Chehel Sotoun, Forty Columns to Reflect Beauty of Persian Architecture

Chehel Sotoun

Description

  • National Code
    108
  • Best time to go
    Spring time: 8:30 to 19:00 Summer time: 8:30 to 13:30 and 15:30 to 20:00 Autumn: 8:30 to 17:30 Winter: 8:30 to 18:30

Chehel Sotoun‎‎ (literally translated: Forty Columns) is a palace in the middle of 67000 square-meter garden of Jahan-Nama at the far end of a long pool, in Isfahan. The palace was built by the order of  by Shah Abbas II as his leisure the palace was specially used for tor receive high ranking guests like Iranian and foreign politicians.

You can see 20 beautiful slender columns plus 20 columns reflected in the water of the fountain in the middle of a well maintained garden which is registered as one of the World Heritage Persian Gardens. The elegant palace of the 40 columns has superb fresco's and mural paintings on ceramic.

The palace opens to an elegant terrace with the spectacular view of the fountain and garden. If the pool is full of water, you can see 20 reflected columns in the fountain. There are four stone lions at every corners of the central fountain, the hall and marble and vaulted cornices around it.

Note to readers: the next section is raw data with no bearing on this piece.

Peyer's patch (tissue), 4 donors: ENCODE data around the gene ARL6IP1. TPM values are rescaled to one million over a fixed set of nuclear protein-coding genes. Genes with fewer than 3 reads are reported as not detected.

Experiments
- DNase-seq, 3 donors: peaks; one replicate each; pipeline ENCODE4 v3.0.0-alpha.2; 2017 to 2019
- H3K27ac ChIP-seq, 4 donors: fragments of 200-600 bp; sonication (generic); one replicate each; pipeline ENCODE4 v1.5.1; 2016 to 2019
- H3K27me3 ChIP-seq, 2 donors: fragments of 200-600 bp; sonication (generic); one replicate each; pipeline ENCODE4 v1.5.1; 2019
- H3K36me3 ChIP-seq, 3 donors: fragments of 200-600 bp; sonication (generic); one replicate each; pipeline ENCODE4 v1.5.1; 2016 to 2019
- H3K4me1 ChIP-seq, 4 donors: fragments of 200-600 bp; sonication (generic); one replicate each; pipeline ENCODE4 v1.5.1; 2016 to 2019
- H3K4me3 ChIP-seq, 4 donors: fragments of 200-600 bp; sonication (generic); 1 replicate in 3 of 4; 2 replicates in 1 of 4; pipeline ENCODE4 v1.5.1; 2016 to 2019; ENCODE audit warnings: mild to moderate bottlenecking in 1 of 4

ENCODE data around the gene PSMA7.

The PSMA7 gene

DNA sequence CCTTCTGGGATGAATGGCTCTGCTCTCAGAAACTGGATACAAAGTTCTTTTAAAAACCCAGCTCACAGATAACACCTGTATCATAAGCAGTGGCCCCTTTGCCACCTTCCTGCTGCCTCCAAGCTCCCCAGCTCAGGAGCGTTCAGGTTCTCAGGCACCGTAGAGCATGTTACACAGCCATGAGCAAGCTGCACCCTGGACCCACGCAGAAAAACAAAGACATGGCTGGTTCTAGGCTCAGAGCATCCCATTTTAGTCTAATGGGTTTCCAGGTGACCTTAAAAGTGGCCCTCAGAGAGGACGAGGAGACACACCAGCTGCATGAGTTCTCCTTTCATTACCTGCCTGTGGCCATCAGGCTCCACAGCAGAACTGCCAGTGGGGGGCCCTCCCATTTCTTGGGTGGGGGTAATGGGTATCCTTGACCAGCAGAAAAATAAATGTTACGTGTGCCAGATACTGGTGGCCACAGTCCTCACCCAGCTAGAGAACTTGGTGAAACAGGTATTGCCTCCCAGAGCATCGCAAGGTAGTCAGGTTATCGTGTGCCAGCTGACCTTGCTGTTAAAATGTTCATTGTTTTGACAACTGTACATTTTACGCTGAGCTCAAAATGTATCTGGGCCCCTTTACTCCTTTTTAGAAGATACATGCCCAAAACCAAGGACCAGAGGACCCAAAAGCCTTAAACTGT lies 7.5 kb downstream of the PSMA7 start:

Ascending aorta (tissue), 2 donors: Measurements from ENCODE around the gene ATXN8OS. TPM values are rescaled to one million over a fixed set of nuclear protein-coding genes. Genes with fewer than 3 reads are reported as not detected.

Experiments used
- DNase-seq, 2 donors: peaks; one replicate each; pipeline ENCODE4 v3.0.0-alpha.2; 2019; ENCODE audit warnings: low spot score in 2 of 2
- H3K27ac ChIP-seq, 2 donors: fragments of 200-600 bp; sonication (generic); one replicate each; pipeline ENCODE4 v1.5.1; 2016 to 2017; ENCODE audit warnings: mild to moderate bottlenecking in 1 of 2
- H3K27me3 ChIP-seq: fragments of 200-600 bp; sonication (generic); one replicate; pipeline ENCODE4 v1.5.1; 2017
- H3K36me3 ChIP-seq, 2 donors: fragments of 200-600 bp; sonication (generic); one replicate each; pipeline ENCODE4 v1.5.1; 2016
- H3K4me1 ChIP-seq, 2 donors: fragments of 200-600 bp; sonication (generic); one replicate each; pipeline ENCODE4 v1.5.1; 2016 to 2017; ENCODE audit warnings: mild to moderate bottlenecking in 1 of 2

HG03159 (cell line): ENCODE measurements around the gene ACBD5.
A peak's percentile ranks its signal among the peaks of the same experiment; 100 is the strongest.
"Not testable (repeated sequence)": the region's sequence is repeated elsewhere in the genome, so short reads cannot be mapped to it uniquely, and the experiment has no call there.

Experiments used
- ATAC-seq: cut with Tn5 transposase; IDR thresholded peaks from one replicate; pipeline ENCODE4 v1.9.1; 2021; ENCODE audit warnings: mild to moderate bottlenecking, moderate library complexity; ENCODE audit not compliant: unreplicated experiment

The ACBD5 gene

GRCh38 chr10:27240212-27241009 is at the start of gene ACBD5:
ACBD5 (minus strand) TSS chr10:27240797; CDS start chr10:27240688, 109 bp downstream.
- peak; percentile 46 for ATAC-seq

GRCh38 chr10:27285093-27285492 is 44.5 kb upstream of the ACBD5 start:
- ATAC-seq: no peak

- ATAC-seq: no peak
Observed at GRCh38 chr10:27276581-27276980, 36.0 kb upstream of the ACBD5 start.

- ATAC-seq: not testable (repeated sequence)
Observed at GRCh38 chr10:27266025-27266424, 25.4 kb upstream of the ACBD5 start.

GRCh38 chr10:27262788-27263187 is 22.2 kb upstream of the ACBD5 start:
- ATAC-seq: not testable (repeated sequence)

Portrait of the sovereign in the royal hall, the Mirror Hall, the portrait of Shah Abbas I wearing his royal crown and the miniatures of the treasury room are the must sees of the palace.

The building used to be a royal pavilion for kings’ receptions and balls. An inscription on the structure shows the decoration and frescoes were finished in 1647. Two large historical frescoes date back to late Zand dynasty. The building is now used as the museum Persian painting and ceramics.

It makes it even more interesting to visit Chehel Sotun if you know the palace had been severely damaged since it was built. At the time of Afghans’ occupation of the town, the interior of the the mural paintings and walls of the palace were covered with a thick coat of whitewash. It is not yet known if the wall were coated to protect the mural paintings form any possible vandalism or to demoralize the value of the paintings. Whatever was the reason behind it, the mural paintings are now extensively restored under the aegis of the Institute Italian Per il Medio Oriente.

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